Telepractice and the Public Sector Audiologist The American Speech-Language-Hearing Association (ASHA) defines telepractice as the application of telecommunications technology to deliver professional services at a distance by linking clinician to client; or clinician to clinician for assessment, intervention, and/or consultation (ASHA, 2005a). Telepractice has become a standard delivery process for the medical community. ASHA has recognized ... Article
Article  |   December 2011
Telepractice and the Public Sector Audiologist
Author Affiliations & Notes
  • Dale L. Lisonbee
    Kent State University, Kent, OH
  • © 2011 American Speech-Language-Hearing Association
Article Information
Hearing Disorders / Special Populations / Early Identification & Intervention / Telepractice & Computer-Based Approaches / Articles
Article   |   December 2011
Telepractice and the Public Sector Audiologist
SIG 8 Perspectives on Public Health Issues Related to Hearing and Balance, December 2011, Vol. 12, 24-29. doi:10.1044/hcoa12.1.24
SIG 8 Perspectives on Public Health Issues Related to Hearing and Balance, December 2011, Vol. 12, 24-29. doi:10.1044/hcoa12.1.24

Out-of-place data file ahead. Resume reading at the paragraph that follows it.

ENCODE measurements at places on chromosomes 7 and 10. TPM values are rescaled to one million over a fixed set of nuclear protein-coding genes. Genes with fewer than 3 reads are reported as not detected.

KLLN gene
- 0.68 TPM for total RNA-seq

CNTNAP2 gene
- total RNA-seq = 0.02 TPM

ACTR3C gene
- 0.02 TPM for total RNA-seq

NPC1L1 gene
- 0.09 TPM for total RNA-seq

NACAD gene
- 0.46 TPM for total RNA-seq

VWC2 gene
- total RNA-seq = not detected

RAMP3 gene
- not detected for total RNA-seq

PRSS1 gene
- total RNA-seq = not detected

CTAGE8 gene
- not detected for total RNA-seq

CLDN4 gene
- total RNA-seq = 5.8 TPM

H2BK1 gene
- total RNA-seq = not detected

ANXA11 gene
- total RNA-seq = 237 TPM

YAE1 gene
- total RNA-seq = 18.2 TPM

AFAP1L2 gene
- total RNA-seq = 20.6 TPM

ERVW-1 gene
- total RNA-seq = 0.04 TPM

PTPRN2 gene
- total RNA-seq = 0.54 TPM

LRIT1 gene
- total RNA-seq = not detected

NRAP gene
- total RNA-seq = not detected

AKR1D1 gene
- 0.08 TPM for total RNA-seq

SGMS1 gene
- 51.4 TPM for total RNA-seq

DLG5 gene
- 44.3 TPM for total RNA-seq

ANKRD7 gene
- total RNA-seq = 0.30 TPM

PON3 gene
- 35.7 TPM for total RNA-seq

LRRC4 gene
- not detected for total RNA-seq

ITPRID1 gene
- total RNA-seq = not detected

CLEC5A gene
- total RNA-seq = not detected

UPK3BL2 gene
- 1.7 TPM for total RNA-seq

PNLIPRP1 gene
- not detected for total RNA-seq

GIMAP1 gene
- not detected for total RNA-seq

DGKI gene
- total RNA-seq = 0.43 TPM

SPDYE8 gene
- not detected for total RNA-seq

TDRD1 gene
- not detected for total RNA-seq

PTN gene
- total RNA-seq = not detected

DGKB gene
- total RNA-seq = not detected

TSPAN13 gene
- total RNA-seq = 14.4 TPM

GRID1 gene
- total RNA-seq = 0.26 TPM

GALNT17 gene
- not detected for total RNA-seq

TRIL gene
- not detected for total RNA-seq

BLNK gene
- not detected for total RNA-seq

The American Speech-Language-Hearing Association (ASHA) defines telepractice as the application of telecommunications technology to deliver professional services at a distance by linking clinician to client; or clinician to clinician for assessment, intervention, and/or consultation (ASHA, 2005a). Telepractice has become a standard delivery process for the medical community. ASHA has recognized telepractice as a viable and appropriate venue for audiologist. They have provided a position statement to guide audiologists using telepractice. The advent of high speed Internet and computerized testing equipment has increased the capability of audiologists to use telepractice technology. Research has shown significant evidence that telepractice could be used to provide many aspects of audiological assessment and treatment. There are three types of telepractice technology that can be used to aid the audiology practice: synchronous, which uses real time technology, asynchronous, which uses store-and-forward technology, and hybrid, which is a combination of both. Telepractice could be a valuable resource for public sector audiologists in the near future. Newborn hearing screening and educational audiology programs will likely benefit greatly from the use of telepractice. If the advances in technology continue at the current pace, telepractice will be poised to help provide services to difficult-to-reach patients all over the world.

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